Michael Noonan has said he is resigning as leader of Fine Gael with immediate effect. Speaking in an exclusive interview with RTÉ News, he said the election was a very bad result for Fine Gael, beyond their “worst expectations and fears”. He said that, as leader, he accepted full responsibility for it.
Mr Noonan said he was at the party's disposal if they wanted him to stay on in a caretaker capacity, but he no longer believed he was tenable as leader of the party.
Mr Noonan’s resignation follows Fine Gael's worst election performance in half a century. The party’s big name election casualties include deputy leader Jim Mitchell, former leader Alan Dukes, former deputy leader Nora Owen and former Presidential candidate Austin Currie.
Frontbenchers Alan Shatter, Charlie Flanagan, Michael Creed and Brian Hayes have also lost out. With the party on the verge of losing twenty seats, there will be more.
Former Fine Gael leader, John Bruton, said Mr Noonan had behaved with absolute dignity tonight. He said that the party would need Mr Noonan's qualities in the months ahead.
Mr Bruton said he was not putting himself forward as a candidate for the leadership, but said he had great concerns for the Fine Gael party. He said he believed the party would have fared considerably better in the election if it had not changed its leadership last year.
Mr Bruton described his removal last year as a “quick-fix approach”, which conveyed the wrong impression to the public.
Mr Bruton said Fine Gael had not dealt adequately during the campaign with what he called the “gross mismanagement of the public finances” by Fianna Fáil and the Progressive Democrats.
He added that the party's promises of more spending and tax cuts made it difficult for it to criticise the previous Government.
He said the institutions of the State were under threat by the election of members of a party with links to a private army. Mr Bruton said those institutions would also be under threat if one party was seen to be dominant.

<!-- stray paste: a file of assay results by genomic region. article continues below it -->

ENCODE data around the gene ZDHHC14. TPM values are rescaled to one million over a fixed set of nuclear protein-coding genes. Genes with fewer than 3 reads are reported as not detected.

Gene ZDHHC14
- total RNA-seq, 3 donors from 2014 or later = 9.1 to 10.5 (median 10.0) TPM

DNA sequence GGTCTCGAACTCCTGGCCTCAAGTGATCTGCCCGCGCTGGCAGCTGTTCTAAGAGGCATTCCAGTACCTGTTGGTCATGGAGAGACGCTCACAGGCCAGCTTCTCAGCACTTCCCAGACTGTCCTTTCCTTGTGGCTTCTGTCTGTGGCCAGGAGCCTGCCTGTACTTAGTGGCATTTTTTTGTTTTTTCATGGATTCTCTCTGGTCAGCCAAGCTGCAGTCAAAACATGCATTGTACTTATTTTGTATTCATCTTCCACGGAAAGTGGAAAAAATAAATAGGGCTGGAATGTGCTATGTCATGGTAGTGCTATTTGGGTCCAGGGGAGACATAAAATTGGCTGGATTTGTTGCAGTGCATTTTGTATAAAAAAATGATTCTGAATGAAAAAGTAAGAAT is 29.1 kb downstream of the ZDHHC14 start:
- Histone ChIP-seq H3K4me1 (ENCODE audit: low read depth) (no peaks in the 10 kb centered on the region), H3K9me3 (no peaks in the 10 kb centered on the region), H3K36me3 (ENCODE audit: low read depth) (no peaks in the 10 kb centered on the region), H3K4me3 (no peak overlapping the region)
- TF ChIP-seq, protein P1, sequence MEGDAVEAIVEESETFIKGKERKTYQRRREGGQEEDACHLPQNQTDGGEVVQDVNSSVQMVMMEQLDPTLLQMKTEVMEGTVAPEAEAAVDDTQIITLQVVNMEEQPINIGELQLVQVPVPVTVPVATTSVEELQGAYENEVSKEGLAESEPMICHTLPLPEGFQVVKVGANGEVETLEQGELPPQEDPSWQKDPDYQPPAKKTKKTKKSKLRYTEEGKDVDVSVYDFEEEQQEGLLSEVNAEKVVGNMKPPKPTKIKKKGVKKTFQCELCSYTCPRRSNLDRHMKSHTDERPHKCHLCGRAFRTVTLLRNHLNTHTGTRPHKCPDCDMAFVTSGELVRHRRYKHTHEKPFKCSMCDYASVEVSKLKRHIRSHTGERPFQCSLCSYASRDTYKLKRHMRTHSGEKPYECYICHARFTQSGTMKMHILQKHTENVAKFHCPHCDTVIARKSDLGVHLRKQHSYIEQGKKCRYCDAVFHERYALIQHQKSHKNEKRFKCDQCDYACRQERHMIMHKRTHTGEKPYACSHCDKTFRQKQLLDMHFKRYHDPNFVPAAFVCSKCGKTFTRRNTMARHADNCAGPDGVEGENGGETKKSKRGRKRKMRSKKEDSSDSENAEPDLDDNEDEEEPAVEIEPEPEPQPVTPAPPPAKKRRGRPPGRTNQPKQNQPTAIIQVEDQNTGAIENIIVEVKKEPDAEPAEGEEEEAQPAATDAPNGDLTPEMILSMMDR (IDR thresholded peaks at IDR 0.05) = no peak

Fine Gael's Jim Mitchell has said he does not intend to contest another election, and sees his future outside politics. Mr Mitchell, who lost his seat in Dublin Central, told RTÉ radio that the absence of a pact with Labour had created an opening for parties like Sinn Féin.
He said he did not regret the challenge to John Bruton's leadership last year. Fine Gael’s Austin Currie has announced his retirement from politics. A TD since 1989, the former Minister of State polled just over 2,000 first preference votes in Dublin Mid West.
RTÉ’s exit poll conducted yesterday could give some insight into the reasons behind the meltdown in the Fine Gael vote.
Three thousand people were asked by Lansdowne Market Research about the reasons involved in their choice of vote. Their answers represent very bad news for Fine Gael leader Michael Noonan.
The exit poll suggests that Mr Noonan got it very badly wrong when he decided to put quality of life at the centre of Fine Gael's bid for Government. It suggests that even a large majority of his own party's voters believed he had not much hope of becoming Taoiseach.
The exit poll suggests that, overall, only 13% of those who voted were concerned that quality of life had worsened. Even among those who voted for Fine Gael, only one in five believed saw it as a problem.
In addition, the poll indicates that Fine Gael only attracted the votes of a third of all those who agreed with the party's view on the quality of life.
The poll also suggests that Fine Gael voters knew they had lost the election even before they cast their votes yesterday, with 73% of them saying they believed Michael Noonan did not have any realistic chance of becoming Taoiseach.